Getting ready to hit the road on your next adventure is one of the most exciting feelings, and sometimes that excitement can lead to certain pre-travel necessities being overlooked or rushed. It’s easy to do if you don’t travel often, or even if you do. It’s even more likely you might overlook something if you are travelling with kids, because let’s face it, kids are distracting. A wonderful distraction though.
So to help you ensure your next trip is a complete success, whether it be solo, couple or family travel, we have put together an extensive before you travel guide to help you hit the road without a hitch.
BEFORE YOU TRAVEL
Planning and Researching
The first step before you travel anywhere is usually the planning and researching stage. Depending on whether you are travelling close to home or further abroad, you may want to kick this stage off quite a while before you plan to travel.
For overseas trips, we tend to start planning 6-12 months in advance, however it depends on the destination and your travel style. When travelling with kids, more time is certainly beneficial.
Start by deciding where you want to go, your budget, the time of year and who you plan to travel with. These are the building blocks to the rest of your travel planning.
Research your preferred destinations, including transport, accommodation, attractions and all the associated costs. If you are a seasoned traveller, most of this you may do yourself, however a travel agent can help you plan your trip by doing most of the hard work for you.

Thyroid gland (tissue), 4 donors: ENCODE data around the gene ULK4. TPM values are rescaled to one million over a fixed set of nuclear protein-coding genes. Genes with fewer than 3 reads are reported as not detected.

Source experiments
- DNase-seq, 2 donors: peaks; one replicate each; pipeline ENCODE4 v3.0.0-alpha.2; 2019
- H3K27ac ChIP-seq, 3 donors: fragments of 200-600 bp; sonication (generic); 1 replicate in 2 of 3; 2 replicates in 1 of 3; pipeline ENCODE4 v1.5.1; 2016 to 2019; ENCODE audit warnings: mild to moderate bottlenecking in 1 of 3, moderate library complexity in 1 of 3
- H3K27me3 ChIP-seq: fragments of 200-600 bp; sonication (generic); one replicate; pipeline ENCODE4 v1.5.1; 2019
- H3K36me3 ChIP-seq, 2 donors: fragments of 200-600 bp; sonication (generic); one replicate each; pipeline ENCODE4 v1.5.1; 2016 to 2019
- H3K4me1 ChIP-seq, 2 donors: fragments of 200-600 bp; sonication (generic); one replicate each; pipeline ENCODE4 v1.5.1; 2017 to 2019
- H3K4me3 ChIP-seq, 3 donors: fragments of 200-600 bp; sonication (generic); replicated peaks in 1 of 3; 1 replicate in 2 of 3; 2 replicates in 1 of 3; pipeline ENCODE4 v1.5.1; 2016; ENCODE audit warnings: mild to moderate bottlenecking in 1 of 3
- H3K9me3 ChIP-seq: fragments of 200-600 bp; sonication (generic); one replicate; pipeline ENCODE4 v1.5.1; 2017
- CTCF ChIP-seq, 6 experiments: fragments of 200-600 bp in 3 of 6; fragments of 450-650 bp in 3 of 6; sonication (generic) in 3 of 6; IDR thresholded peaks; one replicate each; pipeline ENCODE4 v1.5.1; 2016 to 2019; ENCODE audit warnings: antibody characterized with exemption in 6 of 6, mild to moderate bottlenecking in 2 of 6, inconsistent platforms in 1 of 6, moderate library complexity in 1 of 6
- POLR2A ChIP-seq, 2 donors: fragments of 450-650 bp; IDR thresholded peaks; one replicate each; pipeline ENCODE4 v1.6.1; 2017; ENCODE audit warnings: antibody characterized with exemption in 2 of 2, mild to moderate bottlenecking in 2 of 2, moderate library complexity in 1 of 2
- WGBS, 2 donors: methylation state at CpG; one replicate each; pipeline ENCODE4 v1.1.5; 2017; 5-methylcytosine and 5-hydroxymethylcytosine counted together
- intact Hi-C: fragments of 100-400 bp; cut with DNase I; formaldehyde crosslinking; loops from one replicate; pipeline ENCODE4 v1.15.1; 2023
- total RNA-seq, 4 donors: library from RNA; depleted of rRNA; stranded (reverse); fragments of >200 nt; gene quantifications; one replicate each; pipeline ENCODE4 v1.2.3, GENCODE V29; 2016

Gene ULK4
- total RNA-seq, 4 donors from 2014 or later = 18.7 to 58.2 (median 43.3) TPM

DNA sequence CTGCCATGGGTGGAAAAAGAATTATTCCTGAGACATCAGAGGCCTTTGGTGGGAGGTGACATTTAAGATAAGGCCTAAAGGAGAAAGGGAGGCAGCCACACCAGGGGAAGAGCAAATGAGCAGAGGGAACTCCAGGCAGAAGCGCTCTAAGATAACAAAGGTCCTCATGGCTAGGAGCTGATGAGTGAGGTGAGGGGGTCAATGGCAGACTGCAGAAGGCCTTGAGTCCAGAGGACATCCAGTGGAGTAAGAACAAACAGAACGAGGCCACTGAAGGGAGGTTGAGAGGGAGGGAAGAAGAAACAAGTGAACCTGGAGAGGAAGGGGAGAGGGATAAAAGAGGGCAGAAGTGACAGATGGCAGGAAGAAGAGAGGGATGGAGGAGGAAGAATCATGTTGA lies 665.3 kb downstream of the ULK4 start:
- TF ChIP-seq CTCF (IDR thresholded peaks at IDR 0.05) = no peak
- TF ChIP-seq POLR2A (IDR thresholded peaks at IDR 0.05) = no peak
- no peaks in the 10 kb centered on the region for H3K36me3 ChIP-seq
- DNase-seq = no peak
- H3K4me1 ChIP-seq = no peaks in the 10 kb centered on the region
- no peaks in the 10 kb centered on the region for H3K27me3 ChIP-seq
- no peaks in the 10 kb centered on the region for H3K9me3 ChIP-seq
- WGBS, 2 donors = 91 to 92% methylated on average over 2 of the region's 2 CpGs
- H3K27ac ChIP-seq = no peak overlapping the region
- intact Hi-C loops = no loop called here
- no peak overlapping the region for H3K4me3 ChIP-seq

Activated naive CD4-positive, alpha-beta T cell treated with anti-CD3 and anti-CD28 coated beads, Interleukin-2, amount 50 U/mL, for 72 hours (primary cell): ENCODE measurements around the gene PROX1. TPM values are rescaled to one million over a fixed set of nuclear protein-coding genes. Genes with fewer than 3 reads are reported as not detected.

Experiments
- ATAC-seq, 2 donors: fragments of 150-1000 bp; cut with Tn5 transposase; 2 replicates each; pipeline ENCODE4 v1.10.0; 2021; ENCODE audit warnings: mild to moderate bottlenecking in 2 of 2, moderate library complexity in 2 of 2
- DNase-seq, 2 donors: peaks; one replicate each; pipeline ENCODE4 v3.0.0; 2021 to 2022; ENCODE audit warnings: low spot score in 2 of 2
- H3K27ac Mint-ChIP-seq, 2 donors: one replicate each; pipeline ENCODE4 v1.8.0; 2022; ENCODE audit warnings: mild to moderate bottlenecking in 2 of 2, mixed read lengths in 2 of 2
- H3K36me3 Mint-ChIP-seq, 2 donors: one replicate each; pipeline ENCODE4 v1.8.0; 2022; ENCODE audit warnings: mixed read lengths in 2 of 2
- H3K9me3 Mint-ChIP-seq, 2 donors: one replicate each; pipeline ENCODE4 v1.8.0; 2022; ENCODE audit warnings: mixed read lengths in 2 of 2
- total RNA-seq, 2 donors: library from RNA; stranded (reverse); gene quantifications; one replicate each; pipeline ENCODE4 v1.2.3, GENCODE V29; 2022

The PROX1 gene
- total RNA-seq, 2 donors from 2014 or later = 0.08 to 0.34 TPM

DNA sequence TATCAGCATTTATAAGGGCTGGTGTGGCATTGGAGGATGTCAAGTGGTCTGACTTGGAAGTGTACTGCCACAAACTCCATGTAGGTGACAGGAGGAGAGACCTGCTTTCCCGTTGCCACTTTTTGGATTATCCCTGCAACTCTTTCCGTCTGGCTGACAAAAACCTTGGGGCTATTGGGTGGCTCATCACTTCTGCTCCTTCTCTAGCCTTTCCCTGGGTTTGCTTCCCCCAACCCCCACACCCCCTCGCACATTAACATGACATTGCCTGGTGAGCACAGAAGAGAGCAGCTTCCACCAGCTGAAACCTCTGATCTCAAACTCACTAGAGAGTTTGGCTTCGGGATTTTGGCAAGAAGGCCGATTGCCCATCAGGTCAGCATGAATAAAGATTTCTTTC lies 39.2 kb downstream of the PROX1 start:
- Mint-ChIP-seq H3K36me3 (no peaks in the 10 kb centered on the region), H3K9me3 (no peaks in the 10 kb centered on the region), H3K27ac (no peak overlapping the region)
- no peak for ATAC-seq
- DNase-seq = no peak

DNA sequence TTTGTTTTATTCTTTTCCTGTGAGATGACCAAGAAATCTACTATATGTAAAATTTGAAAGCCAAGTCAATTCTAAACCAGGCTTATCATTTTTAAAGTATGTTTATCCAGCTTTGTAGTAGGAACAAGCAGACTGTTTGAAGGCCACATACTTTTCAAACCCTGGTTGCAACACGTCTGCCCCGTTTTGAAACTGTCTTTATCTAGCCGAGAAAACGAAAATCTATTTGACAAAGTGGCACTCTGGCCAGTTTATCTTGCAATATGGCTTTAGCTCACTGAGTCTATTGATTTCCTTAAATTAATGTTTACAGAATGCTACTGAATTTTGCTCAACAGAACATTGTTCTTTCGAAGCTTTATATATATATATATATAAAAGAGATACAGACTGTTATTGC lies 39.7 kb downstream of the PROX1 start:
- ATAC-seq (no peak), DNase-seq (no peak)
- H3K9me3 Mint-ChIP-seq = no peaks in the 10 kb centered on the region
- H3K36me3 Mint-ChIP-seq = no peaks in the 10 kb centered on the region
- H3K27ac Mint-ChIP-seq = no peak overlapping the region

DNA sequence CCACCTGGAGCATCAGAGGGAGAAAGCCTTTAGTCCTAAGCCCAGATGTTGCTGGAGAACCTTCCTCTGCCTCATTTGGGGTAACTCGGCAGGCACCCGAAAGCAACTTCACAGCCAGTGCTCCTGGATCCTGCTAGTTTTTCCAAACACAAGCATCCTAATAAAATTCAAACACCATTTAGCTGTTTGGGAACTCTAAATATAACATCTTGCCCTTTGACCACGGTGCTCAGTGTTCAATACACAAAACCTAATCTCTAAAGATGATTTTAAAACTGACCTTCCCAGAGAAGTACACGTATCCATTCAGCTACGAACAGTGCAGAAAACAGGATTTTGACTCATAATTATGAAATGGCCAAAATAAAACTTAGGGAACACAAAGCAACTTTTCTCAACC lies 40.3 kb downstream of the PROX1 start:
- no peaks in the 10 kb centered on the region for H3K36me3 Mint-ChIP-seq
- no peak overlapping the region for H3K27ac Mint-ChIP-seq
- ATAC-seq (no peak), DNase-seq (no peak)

Before you lock anything in, you want to ensure the destinations you have chosen are suitable for your type of travel. For example, travelling with kids means places that allow kids, as some resorts are adult only, as one example. Or if you have special needs such as travelling in a wheelchair, you will need to ensure you are not booking accommodation or transport that does not cater for your needs.
Make sure the trip suits your budget too. You need to have money left over for when you arrive on your holiday… so you can eat and stuff! Kind of important!
If you plan far enough ahead, you may also benefit from early bird specials for parts of your travel. This is always an added bonus for saving money on travel.
Once all your travel plans and research is done, you have decided on your destination including where you plan to stay, how you will get there and some of what you plan to do, the time has come to lock that in and start booking.
Booking can be done through a travel agent, online or over the phone with booking services, or direct with the travel provider. How you choose to book is up to you, but make sure it is a secure, official booking system in use to keep your finances safe.